Maritime Piracy and Foreign Policy
This is an advance summary of a forthcoming article in the Oxford Research Encyclopedia of Politics. Please check back later for the full article.
With piracy in the Greater Gulf of Aden seemingly eradicated, some analysts have suggested that attacks against shipping no longer remain a salient global security concern. Indeed, the number of attacks attributable to Somali pirates dropped dramatically from 2011 to 2015, and small private maritime security firms have begun to go out of business as demand for armed guards on ships has diminished. But recent increases off the coast of Nigeria and around the Straits of Malacca confirm that the threat has not been entirely eliminated. In fact, Indonesia, Malaysia, and the Philippines recently agreed to conduct coordinated naval patrols to stem the rise of attacks in and around their waters, and some Indonesian elites warn that the problem will only grow worse. While the international community mounted a significant counter-piracy response to attacks in the Greater Gulf of Aden, beginning in 2009, and shipping companies started to implement protective measures to safeguard their transports, piracy endures because the conditions driving it persist. Successful attacks against ships produce sizeable payoffs and the risk of capture remains low in most places. Further, the continued presence of fragile governments, corrupt elites, joblessness, and illegal foreign fishing ensure that pirates will continue to pose a threat to marine traffic.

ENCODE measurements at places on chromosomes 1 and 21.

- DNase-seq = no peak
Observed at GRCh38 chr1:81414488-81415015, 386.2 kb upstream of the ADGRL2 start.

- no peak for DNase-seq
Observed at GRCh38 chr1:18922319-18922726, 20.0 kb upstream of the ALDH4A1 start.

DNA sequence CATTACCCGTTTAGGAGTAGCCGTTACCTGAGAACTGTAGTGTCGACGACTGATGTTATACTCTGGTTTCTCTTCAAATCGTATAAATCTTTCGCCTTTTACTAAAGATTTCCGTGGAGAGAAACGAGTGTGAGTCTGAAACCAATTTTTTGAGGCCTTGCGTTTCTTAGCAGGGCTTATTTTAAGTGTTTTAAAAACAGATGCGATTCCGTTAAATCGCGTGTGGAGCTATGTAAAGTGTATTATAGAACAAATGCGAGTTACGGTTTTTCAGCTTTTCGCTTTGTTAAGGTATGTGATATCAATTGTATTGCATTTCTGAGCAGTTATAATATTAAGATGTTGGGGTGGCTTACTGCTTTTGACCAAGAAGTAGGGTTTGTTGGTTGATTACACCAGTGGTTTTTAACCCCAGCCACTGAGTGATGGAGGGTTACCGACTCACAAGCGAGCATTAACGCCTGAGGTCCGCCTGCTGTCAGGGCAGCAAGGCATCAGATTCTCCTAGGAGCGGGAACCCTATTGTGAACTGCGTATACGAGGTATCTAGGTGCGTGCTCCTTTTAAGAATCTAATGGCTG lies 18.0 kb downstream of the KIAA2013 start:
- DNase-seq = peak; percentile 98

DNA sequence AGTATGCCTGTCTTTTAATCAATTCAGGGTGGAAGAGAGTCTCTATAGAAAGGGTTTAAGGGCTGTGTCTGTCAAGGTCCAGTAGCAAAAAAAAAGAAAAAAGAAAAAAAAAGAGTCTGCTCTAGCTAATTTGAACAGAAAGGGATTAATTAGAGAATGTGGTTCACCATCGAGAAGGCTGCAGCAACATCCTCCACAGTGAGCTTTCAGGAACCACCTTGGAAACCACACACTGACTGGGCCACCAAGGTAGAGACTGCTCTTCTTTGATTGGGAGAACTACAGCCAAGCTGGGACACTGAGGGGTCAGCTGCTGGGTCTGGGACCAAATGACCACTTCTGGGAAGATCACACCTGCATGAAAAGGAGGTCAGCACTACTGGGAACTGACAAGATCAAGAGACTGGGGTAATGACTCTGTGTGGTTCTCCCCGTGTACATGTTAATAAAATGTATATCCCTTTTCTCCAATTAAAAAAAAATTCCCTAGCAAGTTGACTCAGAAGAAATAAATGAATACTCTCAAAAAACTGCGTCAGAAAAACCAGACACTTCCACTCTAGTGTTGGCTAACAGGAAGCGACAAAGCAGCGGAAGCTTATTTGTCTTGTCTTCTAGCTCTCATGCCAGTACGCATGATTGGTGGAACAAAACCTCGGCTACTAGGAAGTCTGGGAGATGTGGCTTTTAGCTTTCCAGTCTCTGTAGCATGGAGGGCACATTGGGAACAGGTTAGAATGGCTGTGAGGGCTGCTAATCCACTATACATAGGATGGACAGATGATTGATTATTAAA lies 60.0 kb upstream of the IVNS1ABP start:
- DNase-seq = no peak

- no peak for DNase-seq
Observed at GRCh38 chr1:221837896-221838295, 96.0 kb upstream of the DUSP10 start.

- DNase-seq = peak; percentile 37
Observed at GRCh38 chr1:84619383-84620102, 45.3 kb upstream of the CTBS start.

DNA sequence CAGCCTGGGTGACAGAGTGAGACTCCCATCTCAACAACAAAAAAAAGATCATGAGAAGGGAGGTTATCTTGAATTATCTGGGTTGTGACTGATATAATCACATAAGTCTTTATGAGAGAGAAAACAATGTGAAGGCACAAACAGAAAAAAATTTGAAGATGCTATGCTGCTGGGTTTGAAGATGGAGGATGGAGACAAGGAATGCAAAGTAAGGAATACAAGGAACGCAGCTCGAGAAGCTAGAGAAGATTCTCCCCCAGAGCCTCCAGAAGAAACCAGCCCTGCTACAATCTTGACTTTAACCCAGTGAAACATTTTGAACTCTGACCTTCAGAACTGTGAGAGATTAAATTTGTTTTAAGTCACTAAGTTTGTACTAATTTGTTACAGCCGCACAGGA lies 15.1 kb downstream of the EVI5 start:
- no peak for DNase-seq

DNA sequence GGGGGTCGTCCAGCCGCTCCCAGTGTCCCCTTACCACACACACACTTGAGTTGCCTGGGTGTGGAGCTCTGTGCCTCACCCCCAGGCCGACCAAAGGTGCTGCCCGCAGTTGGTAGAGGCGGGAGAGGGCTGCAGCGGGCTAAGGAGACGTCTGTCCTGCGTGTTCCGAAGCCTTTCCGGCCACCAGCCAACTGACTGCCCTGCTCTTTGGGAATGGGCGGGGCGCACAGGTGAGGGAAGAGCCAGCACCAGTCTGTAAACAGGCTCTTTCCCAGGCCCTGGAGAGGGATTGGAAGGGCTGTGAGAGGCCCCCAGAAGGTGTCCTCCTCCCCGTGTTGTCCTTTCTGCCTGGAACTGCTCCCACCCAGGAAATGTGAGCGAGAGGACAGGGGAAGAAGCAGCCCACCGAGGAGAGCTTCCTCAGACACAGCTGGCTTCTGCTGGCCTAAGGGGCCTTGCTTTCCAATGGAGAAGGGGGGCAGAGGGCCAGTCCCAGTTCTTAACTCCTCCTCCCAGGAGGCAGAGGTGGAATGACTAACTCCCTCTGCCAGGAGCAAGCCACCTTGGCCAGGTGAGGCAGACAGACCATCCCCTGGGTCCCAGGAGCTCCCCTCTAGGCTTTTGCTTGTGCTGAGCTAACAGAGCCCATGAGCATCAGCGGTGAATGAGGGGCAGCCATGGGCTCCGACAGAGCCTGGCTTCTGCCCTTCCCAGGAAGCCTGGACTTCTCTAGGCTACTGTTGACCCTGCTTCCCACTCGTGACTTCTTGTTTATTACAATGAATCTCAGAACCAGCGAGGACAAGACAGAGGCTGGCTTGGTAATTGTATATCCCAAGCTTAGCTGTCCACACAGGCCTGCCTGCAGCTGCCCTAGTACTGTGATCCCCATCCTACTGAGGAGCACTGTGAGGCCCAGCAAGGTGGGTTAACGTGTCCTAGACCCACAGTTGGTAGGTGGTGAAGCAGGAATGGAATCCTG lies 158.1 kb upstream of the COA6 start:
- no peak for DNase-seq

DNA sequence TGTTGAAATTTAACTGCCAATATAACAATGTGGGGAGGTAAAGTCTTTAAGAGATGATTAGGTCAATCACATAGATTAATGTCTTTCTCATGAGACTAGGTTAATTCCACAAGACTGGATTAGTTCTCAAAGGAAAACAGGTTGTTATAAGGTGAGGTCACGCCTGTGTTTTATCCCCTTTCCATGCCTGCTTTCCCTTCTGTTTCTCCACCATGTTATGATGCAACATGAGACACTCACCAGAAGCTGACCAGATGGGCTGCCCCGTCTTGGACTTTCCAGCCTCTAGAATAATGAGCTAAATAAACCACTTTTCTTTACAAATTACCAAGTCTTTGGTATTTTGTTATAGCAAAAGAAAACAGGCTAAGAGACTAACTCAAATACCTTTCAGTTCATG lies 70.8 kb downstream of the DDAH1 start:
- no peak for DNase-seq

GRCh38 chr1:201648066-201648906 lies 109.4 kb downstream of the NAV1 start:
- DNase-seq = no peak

Current research efforts focus on the micro-level drivers of pirate attacks. While structural (country-level) indicators of poverty and institutional fragility correlate with piracy, local conditions on land proximate to anchorages and shipping lanes where incidents occur will likely provide additional leverage in explaining where pirates locate and why piracy endures. Existing research also suggests that piracy may be closely connected to armed insurgency. As rebels seek resources to help fund their anti-state or separatist campaigns, piracy, like gemstones, oil, and narcotics, may serve as a means to pay fighters and purchases weapons. Spatially and temporally disaggregated analyses as well as the synthesis of research on civil war and maritime piracy will open up new lines of inquiry into the relationship between lootable resources and armed conflict.